You wouldn't want to buy ground beef from the store that was ground
twice because when you went to use it for a dressing where it must fall
apart, you'd have a fight on your hands trying to get it separated because
meat particles would be too small.
Take a look at what I'm talking about. (click
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Freeze your sauce dishes in small containers. When
you're ready to take it out again you have the choice of serving as much
as you need thereby not wasting any.
Think about it! How many freezers have gone
out (that means "quit working") and the contents, beef, pork or
whatever, never reached a temperature above 40°F, yet, was all thrown
away! Did you make the right move? The rule (USDA rule) is any perishable
and refrigerated (even frozen already) food that reaches a temperature
above 40°F is not good to keep. That means if it stayed below
40°F "THE MEAT IS STILL GOOD"! Just keep it at or below
40°F and it will be just fine.
Here's a common
sense solution to possibly avoid this. Keep a thermometer in your freezer
at all times. If the freezer goes out, and, you're lucky enough to catch
it, open the door and look at the thermometer. Bingo, there's your
decision maker. If the temperature is below 40°F you're okay. You can
quickly ice the meat down and it's okay. Well I don't have enough ice
chests you say!!!! Throw the bags of ice in the freezer, hey!, the freezer
is insulated, it'll stay good! You've got to move quick on this though,
and watch the thermometer!
On the other hand if it is at, or above, 40°F for more than two hours you're luck just ran out... throw it all in the trash! This rule holds
true for all frozen meats and vegetables. Meats spoil between 40°F
and 140°F, that's a proven fact.
Okay, I can tell by that look on your face that you don't quite believe me,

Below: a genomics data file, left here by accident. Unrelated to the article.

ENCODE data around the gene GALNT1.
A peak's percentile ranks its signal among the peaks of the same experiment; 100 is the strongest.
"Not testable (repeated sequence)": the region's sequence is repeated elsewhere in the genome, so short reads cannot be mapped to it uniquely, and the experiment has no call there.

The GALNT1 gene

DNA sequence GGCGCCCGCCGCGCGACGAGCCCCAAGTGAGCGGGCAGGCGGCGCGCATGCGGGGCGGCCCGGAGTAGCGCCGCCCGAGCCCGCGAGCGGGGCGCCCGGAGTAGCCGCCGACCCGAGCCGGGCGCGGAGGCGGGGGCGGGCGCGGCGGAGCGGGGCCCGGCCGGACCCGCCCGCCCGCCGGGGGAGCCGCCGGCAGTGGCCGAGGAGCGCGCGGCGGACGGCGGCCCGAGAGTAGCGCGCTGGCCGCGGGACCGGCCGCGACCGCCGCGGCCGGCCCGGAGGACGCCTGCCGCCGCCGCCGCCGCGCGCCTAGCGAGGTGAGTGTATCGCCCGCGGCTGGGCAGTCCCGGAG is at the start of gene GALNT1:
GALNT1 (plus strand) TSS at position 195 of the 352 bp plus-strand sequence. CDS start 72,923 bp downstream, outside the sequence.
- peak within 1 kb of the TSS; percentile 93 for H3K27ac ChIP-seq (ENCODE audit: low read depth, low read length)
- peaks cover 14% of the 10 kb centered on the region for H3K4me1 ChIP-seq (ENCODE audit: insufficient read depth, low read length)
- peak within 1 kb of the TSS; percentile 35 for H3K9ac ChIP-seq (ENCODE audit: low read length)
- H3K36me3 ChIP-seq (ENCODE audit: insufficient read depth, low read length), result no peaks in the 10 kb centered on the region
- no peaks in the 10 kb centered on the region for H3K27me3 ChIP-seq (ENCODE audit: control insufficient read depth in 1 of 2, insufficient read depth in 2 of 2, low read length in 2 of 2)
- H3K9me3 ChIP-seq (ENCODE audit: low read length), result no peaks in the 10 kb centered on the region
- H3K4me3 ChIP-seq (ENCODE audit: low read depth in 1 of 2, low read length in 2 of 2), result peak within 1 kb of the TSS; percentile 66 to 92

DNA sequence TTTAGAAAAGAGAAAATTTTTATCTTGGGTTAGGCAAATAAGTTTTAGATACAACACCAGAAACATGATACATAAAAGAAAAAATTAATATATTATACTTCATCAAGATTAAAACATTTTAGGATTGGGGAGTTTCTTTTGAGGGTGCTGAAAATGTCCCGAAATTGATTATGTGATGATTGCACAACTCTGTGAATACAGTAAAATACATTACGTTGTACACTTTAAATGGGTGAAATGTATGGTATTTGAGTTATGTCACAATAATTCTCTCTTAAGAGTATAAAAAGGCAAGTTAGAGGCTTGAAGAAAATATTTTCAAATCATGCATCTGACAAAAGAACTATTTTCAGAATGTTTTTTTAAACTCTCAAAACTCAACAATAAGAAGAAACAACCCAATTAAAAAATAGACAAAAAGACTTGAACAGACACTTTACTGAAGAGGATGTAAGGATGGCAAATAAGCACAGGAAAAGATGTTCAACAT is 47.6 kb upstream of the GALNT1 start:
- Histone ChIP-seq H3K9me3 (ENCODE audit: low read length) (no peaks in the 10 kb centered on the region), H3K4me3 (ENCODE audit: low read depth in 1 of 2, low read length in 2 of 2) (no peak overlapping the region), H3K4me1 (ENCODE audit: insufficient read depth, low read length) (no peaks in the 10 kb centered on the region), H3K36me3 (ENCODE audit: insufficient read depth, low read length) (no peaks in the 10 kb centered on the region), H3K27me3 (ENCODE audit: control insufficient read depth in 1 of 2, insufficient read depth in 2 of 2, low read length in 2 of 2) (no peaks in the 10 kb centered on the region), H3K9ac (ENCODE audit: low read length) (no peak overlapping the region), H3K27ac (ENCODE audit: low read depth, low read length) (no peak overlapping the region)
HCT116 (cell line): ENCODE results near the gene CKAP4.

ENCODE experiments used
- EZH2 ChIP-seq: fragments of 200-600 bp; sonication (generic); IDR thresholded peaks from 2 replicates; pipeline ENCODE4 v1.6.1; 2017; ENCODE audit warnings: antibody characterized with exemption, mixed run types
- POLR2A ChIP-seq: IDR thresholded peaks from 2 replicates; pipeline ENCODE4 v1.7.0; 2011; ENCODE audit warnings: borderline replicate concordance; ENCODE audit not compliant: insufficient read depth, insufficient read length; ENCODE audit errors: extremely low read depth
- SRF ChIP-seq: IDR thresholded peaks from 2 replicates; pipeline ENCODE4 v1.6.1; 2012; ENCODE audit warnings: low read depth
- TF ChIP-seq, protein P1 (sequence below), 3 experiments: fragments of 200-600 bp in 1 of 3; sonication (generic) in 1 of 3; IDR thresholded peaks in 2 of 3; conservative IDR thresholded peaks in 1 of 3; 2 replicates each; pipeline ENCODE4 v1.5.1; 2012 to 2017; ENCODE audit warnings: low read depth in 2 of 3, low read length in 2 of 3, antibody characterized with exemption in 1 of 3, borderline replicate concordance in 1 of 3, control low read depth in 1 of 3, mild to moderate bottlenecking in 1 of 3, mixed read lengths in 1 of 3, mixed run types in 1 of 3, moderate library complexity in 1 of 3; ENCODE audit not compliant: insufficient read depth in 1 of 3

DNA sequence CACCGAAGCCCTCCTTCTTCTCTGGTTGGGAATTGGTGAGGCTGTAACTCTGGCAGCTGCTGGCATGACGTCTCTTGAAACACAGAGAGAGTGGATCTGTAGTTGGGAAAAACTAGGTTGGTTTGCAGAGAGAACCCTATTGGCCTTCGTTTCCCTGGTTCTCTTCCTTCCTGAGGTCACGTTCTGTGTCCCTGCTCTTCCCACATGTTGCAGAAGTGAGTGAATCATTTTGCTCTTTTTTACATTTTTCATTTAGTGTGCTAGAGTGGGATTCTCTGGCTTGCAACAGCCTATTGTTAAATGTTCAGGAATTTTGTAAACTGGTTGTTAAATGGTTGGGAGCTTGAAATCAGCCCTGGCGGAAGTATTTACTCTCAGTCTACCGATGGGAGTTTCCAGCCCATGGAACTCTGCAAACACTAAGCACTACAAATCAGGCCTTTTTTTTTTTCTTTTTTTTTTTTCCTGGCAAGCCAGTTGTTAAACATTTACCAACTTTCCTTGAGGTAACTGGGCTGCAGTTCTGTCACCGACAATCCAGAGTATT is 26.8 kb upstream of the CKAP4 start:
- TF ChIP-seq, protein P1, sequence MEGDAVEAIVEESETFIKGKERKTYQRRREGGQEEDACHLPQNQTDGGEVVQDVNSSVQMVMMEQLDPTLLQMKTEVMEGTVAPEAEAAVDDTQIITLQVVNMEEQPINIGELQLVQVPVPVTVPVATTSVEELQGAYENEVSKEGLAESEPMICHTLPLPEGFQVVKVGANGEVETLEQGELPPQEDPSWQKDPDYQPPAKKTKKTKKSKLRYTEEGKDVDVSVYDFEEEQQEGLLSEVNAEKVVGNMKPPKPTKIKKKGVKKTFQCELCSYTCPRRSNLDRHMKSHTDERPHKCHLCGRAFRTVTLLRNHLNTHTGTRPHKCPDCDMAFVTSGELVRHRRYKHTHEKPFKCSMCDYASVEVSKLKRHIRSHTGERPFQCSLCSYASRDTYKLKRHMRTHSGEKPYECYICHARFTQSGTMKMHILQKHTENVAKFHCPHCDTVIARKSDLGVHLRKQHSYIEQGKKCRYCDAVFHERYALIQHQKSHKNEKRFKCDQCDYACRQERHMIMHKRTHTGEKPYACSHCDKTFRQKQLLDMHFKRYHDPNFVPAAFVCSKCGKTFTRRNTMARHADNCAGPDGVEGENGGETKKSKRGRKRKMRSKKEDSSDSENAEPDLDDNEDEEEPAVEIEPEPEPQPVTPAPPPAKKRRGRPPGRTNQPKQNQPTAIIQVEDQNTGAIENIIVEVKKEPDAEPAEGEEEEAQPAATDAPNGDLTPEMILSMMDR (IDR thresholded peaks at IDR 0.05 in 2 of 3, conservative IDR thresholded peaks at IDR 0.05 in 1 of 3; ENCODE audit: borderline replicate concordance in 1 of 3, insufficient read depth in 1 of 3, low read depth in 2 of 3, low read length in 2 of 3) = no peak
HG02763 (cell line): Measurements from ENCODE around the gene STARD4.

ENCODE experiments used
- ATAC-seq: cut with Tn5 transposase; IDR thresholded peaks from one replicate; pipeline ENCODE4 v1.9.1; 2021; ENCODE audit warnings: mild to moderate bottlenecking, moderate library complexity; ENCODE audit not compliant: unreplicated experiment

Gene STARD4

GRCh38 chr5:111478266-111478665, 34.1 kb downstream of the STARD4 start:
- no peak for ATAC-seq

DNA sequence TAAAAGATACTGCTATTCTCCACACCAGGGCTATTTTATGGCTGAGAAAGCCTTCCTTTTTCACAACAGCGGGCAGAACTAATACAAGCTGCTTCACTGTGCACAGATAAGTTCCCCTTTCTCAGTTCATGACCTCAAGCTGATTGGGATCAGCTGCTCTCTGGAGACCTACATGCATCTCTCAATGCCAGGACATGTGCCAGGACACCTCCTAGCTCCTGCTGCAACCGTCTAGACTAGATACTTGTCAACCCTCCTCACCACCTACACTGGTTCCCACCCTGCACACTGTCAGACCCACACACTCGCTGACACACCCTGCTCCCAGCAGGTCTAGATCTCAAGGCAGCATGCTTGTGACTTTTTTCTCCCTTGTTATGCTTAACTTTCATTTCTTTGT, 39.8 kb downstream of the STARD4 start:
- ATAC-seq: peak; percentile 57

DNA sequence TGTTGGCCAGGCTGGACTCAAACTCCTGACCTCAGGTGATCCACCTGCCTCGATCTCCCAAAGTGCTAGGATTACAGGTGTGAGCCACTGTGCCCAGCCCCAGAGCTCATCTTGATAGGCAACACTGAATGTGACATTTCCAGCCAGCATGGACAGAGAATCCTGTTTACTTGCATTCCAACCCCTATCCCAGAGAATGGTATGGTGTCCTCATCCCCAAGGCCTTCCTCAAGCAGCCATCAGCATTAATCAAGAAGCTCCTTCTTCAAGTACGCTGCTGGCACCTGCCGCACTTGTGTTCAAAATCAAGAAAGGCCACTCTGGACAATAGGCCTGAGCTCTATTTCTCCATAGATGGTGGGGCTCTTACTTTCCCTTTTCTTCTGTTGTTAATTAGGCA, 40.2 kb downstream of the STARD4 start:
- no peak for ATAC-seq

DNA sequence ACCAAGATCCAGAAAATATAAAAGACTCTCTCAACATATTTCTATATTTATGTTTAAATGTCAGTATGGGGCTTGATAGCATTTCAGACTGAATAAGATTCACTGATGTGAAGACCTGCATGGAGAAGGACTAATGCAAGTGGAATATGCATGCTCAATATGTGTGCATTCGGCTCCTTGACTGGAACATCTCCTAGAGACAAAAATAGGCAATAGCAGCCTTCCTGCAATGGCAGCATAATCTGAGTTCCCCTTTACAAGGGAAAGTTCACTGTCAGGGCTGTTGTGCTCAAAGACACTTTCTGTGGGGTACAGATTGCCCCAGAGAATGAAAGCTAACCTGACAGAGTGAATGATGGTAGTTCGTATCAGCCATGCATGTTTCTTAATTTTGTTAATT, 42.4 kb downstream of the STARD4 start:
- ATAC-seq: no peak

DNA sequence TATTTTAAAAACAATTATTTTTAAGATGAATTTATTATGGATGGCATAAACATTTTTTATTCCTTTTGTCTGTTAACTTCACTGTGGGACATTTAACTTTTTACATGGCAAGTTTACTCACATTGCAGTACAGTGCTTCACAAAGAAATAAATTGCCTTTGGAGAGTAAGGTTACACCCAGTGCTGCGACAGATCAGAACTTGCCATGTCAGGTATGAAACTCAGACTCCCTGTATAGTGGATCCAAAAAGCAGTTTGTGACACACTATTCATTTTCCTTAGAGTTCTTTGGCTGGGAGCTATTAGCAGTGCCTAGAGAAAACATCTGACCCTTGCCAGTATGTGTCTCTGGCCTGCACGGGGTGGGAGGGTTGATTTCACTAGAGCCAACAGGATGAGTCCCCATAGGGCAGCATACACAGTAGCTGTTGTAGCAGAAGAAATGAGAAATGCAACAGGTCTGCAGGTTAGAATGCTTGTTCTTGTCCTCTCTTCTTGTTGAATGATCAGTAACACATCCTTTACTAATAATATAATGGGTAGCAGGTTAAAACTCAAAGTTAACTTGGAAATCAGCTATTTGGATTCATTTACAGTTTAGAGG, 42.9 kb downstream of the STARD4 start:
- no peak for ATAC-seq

so, here's the proof... (click
Protection tip for your appliances.
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Too much salt
What to do when I accidentally put too much salt in the pot? This works
okay for sauce dishes, if you added too much salt to a rice dish or
casserole you're pretty much out of luck. Here's
what I do. Cut a couple or more stalks of celery in 2" pieces and
throw them in. You can shave the outside of the celery with a potato
peeler and it'll pick up the salt even faster. Keep the fire low and stir
every five minutes or so. Taste after about 15 - 20 minutes. You can
then scoop the celery out easily since they're in big pieces. The celery will
also soak up some of the pepper but you can add more if needed. Some
people use potatoes but to me the celery is better because it absorbs
faster and won't fall apart.
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Many people are hesitant to mess with okra because of the slime. Here's a
little trick I learned using the microwave. It still slimes but it's easier to
deal with. Put the sliced okra in a deep
casserole dish leaving a 1" space to the top. Add a few tablespoons of
water and put the cover on. Microwave on high for about 10
minutes. Carefully (the steam will burn you) open the lid and stir it around.
Microwave another 10 minutes and stir again. After two 10 minute sessions reduce
the time to 5 minutes. Add a little more water and continue to go through the
cook-stir cycles. Do this until the slime disappears. You're still dealing with
the slime but it's a lot easier to manage in a glass dish as opposed to a
pot on the stove. Be careful not to burn
Here's another Tip sent in...
I had a good size mess of okra to cook but no time that day to
tend a pot on the stove or the microwave. So as an experiment, I put
the raw sliced okra in my 7 quart slow cooker along with about 2
cups of water. The temp was on Low. This was done about 7 pm. I
didn't touch it until the next morning. It was perfect and not a
speck of slime. This is now my new method of cooking okra.
C. Daigle... Bayou Blue
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products have acid in them; it's just the nature of the tomato. Chili,
which is already seasoning-heavy with peppers, will have even more acid in
it. To solve this problem add about 1/2 teaspoon of sugar (you can
estimate this) for each cup of sauce right before the dish is done. Don't
worry, you won't taste the sugar. This same rules also holds true for spaghetti
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Having problems with